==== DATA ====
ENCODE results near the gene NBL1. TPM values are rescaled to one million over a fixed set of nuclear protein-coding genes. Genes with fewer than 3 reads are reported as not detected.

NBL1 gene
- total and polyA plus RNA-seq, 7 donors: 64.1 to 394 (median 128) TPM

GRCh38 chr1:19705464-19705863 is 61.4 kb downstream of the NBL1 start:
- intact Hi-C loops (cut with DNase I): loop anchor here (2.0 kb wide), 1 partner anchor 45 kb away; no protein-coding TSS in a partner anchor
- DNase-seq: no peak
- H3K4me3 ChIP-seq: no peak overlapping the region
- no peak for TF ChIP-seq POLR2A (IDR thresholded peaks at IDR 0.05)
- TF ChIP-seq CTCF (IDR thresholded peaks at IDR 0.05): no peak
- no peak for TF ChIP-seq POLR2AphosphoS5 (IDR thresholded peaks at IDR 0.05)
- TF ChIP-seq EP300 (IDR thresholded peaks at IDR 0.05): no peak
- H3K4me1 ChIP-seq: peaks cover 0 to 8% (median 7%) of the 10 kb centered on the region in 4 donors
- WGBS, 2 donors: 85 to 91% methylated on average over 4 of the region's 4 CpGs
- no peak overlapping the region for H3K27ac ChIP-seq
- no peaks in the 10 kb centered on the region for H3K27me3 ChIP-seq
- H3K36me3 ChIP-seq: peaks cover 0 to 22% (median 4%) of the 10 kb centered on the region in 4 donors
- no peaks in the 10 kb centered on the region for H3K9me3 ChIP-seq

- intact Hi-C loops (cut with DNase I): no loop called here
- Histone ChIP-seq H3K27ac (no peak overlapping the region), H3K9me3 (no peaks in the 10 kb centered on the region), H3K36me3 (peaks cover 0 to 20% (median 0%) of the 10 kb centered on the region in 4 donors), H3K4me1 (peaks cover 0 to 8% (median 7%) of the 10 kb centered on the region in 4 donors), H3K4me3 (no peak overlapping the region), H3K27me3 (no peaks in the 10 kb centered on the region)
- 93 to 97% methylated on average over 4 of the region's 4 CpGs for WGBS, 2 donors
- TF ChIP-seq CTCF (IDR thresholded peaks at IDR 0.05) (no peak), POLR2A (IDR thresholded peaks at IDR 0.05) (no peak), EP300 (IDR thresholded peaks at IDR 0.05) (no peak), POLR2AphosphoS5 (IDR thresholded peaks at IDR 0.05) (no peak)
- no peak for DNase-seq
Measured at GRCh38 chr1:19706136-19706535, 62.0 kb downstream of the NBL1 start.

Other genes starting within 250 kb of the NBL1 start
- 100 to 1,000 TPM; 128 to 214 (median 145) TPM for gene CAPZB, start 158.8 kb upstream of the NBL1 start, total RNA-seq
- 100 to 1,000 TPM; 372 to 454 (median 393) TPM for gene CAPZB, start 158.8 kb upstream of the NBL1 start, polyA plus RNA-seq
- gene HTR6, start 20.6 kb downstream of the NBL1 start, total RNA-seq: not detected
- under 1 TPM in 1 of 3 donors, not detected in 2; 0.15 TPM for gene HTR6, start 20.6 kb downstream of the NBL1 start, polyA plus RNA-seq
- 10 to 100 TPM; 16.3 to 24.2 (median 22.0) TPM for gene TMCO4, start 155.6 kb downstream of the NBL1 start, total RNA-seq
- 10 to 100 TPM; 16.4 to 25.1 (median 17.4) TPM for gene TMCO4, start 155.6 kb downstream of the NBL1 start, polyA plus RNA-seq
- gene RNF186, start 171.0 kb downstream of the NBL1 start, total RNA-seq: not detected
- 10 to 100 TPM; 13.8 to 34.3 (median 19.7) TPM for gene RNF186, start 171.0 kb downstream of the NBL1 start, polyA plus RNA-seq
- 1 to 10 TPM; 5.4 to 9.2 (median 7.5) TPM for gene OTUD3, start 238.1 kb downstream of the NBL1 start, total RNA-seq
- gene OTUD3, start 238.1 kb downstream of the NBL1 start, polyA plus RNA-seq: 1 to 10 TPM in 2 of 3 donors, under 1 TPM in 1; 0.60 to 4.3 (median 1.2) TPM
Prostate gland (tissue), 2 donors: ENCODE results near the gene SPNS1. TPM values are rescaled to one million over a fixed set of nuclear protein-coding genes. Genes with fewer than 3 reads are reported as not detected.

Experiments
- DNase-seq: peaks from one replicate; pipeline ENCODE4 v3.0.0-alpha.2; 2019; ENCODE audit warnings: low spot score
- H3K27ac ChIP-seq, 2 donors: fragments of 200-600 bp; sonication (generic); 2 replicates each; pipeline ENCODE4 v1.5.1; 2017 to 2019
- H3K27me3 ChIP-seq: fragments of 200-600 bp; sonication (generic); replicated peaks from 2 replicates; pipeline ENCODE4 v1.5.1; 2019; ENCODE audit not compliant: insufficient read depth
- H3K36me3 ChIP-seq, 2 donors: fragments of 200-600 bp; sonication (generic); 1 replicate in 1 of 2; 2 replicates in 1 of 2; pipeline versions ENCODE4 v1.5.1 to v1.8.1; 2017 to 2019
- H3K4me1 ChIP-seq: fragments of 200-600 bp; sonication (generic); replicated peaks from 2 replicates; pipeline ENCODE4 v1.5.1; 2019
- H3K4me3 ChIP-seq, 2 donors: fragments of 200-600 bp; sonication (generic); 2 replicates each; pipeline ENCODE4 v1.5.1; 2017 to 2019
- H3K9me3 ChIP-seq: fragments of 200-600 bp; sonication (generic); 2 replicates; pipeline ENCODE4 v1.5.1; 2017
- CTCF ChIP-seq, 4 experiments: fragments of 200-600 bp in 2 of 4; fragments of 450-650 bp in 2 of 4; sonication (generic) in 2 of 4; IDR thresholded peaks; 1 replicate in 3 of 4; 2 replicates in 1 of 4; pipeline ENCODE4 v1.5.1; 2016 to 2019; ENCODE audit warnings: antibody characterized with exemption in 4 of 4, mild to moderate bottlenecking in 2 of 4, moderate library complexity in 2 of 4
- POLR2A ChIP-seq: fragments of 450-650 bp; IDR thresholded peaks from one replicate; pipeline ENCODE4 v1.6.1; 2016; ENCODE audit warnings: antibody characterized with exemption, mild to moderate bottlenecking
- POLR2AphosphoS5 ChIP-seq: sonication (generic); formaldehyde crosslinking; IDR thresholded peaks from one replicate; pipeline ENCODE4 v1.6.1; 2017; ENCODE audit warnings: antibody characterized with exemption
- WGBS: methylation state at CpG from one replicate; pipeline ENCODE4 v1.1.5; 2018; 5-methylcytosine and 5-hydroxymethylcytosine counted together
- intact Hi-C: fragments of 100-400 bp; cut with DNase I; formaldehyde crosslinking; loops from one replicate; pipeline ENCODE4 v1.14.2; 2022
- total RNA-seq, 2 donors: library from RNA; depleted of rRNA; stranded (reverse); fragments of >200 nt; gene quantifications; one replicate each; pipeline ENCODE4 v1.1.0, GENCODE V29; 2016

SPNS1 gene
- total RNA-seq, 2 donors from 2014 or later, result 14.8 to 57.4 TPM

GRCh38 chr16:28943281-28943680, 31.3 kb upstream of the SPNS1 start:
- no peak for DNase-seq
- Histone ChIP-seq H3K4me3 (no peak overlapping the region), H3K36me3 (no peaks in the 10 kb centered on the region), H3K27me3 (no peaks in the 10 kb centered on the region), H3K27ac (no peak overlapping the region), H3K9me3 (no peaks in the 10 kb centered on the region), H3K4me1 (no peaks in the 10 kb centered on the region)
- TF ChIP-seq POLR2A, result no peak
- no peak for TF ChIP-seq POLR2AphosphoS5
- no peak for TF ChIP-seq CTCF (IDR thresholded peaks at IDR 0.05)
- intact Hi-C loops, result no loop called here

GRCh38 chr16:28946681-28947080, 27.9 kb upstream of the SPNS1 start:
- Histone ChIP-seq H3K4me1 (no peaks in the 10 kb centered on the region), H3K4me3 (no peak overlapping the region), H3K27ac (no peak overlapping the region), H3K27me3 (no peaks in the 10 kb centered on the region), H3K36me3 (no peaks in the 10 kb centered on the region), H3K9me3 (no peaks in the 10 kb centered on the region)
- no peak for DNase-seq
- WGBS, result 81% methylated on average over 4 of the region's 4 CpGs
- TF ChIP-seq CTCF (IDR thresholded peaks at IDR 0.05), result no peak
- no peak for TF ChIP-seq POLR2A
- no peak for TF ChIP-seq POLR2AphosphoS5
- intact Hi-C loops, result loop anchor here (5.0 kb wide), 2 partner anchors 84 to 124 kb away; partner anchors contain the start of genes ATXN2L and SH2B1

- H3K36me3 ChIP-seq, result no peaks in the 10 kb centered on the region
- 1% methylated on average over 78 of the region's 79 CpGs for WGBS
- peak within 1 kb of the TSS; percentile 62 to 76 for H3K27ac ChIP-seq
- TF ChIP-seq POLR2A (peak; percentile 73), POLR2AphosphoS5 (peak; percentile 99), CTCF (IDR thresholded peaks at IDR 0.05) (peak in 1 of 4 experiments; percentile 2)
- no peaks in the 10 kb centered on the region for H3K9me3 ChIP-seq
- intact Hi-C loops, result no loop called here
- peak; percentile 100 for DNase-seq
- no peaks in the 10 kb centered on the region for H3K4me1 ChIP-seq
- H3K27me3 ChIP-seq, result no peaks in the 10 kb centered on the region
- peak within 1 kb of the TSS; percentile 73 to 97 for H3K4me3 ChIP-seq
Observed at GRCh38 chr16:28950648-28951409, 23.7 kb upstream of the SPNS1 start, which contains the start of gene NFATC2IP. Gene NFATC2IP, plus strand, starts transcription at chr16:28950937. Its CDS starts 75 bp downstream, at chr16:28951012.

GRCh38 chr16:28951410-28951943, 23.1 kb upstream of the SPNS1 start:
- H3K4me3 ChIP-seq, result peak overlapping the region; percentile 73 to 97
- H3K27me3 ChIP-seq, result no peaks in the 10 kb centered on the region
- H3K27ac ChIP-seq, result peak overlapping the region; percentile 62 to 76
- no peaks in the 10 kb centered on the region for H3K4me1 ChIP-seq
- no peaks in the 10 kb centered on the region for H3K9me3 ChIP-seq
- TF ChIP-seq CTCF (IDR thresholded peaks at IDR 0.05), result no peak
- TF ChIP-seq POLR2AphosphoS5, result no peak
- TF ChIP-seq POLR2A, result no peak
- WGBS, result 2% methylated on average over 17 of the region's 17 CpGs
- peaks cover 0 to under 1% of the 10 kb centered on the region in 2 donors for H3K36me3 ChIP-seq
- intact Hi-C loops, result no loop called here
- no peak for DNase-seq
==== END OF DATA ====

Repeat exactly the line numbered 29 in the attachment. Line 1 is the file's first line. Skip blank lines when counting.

- 10 to 100 TPM; 16.3 to 24.2 (median 22.0) TPM for gene TMCO4, start 155.6 kb downstream of the NBL1 start, total RNA-seq